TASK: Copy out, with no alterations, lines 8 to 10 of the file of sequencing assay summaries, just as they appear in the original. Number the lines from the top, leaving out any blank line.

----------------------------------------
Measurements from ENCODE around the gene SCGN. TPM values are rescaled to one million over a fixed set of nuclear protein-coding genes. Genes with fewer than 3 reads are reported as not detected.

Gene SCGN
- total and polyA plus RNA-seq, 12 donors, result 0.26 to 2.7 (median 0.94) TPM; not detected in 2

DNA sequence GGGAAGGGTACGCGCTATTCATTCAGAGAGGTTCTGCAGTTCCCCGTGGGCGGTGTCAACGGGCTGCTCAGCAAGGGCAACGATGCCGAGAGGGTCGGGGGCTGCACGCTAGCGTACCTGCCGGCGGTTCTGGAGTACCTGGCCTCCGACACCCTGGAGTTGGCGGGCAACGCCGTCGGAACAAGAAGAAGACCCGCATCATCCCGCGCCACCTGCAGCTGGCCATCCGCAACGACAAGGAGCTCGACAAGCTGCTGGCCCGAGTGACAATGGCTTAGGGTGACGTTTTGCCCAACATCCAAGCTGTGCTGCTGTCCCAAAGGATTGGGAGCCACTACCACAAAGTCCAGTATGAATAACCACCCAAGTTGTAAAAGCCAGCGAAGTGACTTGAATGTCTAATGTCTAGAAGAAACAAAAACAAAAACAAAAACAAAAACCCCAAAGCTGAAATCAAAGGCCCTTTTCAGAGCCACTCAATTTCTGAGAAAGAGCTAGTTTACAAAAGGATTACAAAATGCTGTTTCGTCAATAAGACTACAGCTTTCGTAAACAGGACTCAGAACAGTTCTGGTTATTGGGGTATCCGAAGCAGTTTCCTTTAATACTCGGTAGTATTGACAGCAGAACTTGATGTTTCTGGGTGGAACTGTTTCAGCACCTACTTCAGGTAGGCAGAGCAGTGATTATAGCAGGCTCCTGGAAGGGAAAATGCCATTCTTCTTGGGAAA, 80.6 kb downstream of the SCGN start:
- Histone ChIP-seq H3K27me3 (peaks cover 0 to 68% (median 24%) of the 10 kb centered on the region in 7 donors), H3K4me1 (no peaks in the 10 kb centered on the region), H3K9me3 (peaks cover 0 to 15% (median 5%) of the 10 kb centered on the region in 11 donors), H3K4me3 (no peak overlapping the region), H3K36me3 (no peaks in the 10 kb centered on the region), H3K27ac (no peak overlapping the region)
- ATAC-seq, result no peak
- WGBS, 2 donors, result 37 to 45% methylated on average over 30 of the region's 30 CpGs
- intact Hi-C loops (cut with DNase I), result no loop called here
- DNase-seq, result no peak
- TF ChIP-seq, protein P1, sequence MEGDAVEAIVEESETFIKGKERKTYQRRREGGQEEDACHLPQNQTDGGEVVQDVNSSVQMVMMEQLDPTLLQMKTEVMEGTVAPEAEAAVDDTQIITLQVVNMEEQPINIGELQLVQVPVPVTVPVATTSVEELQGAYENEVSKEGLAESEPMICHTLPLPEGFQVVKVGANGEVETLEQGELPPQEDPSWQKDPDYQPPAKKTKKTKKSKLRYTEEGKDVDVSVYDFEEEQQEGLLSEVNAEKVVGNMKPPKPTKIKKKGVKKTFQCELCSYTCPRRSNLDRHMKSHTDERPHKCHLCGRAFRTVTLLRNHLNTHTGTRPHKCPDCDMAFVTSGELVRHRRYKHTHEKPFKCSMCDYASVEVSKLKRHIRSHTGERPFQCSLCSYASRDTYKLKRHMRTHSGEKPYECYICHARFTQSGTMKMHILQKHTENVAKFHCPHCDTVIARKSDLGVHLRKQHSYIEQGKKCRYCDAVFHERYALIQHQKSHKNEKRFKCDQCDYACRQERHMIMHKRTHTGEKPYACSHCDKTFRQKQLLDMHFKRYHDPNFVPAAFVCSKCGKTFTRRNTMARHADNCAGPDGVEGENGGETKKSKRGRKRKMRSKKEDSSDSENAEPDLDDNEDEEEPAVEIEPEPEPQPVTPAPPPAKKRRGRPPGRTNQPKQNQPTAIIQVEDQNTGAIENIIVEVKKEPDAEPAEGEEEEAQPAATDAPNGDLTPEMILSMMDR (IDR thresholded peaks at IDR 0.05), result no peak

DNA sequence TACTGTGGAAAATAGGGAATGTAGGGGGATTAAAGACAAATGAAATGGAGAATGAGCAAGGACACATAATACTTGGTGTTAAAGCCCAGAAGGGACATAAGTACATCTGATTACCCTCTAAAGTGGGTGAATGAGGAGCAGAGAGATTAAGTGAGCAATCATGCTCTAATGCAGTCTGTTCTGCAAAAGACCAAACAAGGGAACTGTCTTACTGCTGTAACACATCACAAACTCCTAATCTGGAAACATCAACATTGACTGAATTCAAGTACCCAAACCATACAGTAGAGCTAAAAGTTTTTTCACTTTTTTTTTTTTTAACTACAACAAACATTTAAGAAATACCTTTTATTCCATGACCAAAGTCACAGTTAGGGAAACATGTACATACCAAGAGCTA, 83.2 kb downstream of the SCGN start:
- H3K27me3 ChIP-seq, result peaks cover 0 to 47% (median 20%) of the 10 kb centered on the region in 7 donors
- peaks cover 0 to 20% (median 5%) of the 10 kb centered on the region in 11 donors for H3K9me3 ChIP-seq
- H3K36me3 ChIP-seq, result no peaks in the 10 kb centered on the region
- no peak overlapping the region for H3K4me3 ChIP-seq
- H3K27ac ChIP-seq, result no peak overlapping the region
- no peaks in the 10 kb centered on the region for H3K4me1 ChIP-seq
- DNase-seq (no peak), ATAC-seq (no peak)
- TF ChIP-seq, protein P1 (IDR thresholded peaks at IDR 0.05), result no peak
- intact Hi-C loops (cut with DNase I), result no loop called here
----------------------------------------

- intact Hi-C loops (cut with DNase I), result no loop called here
- DNase-seq, result no peak
- TF ChIP-seq, protein P1, sequence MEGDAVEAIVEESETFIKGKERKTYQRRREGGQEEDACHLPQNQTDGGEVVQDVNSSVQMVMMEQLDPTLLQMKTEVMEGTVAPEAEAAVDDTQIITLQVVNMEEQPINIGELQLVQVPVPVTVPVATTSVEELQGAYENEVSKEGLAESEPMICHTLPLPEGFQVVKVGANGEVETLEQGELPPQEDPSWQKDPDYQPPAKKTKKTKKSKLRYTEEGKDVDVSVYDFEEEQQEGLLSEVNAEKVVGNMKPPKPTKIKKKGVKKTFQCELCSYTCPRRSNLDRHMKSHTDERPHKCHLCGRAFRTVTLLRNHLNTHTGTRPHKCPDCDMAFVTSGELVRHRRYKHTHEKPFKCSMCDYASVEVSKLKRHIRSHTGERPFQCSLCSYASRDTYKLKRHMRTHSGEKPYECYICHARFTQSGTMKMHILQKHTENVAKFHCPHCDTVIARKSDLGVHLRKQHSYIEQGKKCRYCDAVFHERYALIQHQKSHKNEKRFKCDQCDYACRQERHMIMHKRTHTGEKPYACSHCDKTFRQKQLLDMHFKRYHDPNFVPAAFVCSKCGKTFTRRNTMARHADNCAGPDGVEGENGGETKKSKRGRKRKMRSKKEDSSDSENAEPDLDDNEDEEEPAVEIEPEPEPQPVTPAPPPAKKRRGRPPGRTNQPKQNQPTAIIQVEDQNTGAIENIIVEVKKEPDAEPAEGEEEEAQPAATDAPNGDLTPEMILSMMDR (IDR thresholded peaks at IDR 0.05), result no peak